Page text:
Skip to Navigation | Skip to Content

Environmental Studies 395: Environmental Studies Seminar (1999)

God’s Creation, Our Obligation: an Environmental Ethic for Calvin College

Authored by: the Environmental Seminar Class, 1999

Jon Anderson, Bryan Berkompas, Scott Clearwater, Chris Clousing, David deJonge, Christin Frieswyk, Krista Hoekstra, Elizabeth Katt, Matthew Mulder, Matthew Post, Stephanie Swart, Jeff Shoemaker, Nick VanHouten, Karen Veeneman, Rachel Veltman, and Michael Zylstra | Under the tutelage of: Dr. Janel Curry

Go to the entire paper

Table of Contents and Abstracts

Forward……………………………………iii

This ethic was authored by our Seminar in Environmental Studies class (ENST 395), spring semester, 1999. We feel passionately about the environment and believer that our role as citizens of the earth and as Christians calls us to care for creation. Throughout the semester we have read about and discussed these things, attempting to develop a distinctly Christian philosophy and ethic of the environment. To this end we have looked at critics, controversies, and philosophies. We have argued about the intrinsic value of nature, humanity’s place in nature, and a Christian response. The class has helped all of us develop both as people and as Christian environmentalists. Through this ethic we hope to share what we have learned with the Calvin community and provide a foundation and focus for the development of an environmental consciousness on this campus.

Chapter 1: Contemporary World Views……………………………………1

To begin our journey through environmental ethics and its relationship to Calvin College, we will take a brief look at how other environmentalists view the ecological crisis and their solutions. Some of their ideas may seem a bit radical but we can learn from them even as they are critiqued. These contemporary worldviews give us starting place, a springboard, from which to develop our own environmental ethic.

Chapter 2: Biblical Foundations for Creation Stewardship……………………8

At this point, you may be wondering where Christianity fits into all of the different environmental worldviews. What does the Bible have to say about the environment, if anything? Actually, the Bible has a great deal to say about the earth and our relationship to it and in studying it, we find both similarities and differences to other environmental worldviews. Most importantly, Christian environmentalism is neither anthropocentric nor biocentric; it is God-centric. In the Bible, we can see how an environmental ethic permeates every aspect of Christianity from creation to redemption and beyond.

Chapter 3: Accusations and Assumptions……………………………………14

As we saw in the previous chapter, Christian environmentalism is deeply rooted in biblical teachings. The Christian environmentalist, however, does not have an easy task. In our world today they are attacked from both sides, from fellow environmentalists and fellow Christians. These two groups seem to have a rather intense hatred of each other and Christian environmentalism is caught in the middle. In order for us to fulfill our biblical call to be stewards and to bridge the gap between the two groups. We must be aware of the accusations and assumptions made on both sides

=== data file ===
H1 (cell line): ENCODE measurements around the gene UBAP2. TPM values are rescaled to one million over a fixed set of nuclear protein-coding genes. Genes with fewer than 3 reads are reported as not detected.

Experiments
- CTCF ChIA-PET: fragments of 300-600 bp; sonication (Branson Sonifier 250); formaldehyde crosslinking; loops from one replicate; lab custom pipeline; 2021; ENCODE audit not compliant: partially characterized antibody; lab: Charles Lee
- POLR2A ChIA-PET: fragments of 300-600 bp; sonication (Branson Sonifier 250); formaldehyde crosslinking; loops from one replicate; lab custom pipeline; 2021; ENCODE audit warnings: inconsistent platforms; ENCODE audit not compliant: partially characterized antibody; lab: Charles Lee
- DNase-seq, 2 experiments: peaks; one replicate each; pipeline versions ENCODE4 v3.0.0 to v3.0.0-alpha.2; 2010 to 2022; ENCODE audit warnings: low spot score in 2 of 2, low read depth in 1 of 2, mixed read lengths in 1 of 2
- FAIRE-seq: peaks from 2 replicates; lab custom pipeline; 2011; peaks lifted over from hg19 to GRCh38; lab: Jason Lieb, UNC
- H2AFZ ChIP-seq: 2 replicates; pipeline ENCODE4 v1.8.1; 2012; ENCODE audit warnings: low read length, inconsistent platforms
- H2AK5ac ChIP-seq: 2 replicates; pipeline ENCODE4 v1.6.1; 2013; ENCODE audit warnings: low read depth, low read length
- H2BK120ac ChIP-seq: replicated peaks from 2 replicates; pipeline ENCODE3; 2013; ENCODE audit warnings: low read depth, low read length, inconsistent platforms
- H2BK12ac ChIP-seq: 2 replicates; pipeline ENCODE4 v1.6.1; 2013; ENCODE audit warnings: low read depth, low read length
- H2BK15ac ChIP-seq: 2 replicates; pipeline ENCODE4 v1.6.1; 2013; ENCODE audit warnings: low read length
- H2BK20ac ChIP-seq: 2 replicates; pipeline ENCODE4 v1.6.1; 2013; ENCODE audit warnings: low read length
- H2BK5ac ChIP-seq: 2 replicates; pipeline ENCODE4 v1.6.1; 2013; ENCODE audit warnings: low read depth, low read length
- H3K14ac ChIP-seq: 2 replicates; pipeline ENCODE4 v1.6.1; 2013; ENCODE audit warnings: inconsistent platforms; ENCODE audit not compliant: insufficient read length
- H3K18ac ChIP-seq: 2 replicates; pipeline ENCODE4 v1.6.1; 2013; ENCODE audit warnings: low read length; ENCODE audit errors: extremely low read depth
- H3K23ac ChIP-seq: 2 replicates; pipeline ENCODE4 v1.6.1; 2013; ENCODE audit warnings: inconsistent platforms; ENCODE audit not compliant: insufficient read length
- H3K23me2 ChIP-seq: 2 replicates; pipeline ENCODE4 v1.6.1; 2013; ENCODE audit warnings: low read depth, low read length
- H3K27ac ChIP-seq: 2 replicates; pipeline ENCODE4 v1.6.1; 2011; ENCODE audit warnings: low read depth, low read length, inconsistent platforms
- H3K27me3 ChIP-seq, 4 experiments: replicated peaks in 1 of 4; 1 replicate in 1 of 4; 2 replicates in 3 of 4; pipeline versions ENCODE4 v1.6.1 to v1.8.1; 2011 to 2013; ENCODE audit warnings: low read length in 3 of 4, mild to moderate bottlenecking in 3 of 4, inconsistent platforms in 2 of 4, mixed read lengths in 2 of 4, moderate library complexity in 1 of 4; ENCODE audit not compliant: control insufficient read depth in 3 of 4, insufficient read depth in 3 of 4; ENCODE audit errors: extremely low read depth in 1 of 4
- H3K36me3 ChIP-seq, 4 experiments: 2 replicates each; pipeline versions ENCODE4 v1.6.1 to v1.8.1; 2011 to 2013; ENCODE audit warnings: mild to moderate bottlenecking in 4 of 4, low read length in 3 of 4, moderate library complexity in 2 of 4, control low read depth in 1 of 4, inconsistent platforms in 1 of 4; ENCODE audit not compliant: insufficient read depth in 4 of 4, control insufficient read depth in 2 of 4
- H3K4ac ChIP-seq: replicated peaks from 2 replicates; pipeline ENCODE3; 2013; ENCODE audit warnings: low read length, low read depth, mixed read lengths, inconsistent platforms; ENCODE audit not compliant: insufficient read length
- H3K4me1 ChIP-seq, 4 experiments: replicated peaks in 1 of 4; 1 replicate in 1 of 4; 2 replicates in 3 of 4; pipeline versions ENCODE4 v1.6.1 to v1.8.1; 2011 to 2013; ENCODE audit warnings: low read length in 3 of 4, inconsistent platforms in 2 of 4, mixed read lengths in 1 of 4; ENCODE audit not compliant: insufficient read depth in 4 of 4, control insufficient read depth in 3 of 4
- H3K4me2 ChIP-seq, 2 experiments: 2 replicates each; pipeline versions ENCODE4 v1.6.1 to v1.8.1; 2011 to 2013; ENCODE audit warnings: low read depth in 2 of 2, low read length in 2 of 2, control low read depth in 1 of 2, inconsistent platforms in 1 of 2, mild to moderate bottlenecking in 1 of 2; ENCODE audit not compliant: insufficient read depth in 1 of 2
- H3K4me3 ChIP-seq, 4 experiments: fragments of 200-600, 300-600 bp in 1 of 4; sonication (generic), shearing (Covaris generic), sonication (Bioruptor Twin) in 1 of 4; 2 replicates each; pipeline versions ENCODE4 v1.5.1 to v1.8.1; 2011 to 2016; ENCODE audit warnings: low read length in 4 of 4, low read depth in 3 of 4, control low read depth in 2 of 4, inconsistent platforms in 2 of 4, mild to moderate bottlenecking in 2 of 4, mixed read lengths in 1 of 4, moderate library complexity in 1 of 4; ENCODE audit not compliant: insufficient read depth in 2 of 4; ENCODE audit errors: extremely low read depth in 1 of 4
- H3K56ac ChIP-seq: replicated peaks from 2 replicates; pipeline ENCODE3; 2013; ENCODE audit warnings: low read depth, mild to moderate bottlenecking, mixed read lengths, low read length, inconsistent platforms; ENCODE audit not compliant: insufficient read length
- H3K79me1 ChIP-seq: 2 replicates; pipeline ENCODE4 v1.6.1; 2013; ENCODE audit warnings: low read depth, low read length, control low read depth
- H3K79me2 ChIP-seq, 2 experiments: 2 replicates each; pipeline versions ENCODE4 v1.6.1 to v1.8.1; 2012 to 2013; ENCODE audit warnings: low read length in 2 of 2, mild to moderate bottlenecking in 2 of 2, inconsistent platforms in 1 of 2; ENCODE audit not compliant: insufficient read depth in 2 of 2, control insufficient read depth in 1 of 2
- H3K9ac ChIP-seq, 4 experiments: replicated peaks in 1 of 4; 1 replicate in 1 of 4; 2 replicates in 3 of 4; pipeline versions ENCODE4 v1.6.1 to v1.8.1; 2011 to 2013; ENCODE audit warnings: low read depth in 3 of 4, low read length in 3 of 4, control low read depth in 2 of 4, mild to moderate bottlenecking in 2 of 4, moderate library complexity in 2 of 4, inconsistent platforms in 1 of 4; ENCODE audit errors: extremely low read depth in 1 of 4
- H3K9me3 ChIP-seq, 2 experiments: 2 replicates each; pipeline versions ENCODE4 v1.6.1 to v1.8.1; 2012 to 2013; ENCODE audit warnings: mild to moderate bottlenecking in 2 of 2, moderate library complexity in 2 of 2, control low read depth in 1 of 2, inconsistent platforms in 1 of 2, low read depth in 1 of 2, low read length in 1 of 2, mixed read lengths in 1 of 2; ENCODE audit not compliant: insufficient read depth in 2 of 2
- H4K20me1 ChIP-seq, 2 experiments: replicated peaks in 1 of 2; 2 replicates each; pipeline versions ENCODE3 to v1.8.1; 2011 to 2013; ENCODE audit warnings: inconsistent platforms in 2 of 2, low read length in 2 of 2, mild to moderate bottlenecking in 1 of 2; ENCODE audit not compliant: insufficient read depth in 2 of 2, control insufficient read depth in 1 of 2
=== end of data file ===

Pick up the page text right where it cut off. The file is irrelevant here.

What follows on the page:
Chapter 4: A Vision of Calvin……………………………………17

These days people are focused on the future. The year 2000 is fast approaching and we are gearing up for not only a new century but a new millenium! Aside from the Y2K frenzy it seems as though Calvin too has a futuristic agenda, a new science building, a new conference center, more athletic fields, and of course more parking. The world is growing and we must keep up. The question is, what will this new and improved Calvin College look like? Perhaps it will be a marvel of modern technology, a glorious tribute to all that humans (with God’s help of course) have accomplished…or maybe not.

Chapter 5: What Really Happens at Calvin……………………………………20

After looking at possibilities for the future of Calvin you may be wondering about the present. Calvin today is by no means the epitome of environmental stewardship but neither is it a gigantic trash heap. Calvin, like most places, falls somewhere in-between these two extremes. The question for us, then, is how does Calvin rate right now and in what direction is it heading?

Chapter 6: Environmental Ethics in our Mission Statement…………………22

We now know the facts about Calvin’s environmental status. So what? Well, for starters, Christians are called to take care of the earth, including our campus. At Calvin, though, our call to take care of our campus hits even closer to home. It is part of our mission statement. The mission statement of Calvin holds the foundations of an environmental ethic, yet another reason to take steps toward making this campus the most environmently friendly it can be.

Chapter 7: The Implementation of an Ethic……………………………………44

Finally, after discussing worldviews, the Bible, critics, visions, facts, and missions, we come to the final chapter of our environmental ethic. The fact remains that we have a responsibility to care for the earth and that our campus could use some improvement. The following asserts some changes that can be made to help Calvin tread more lightly on the earth. We need to put our ideas into actions.

Conclusion……………………………………47

Bibliography……………………………………48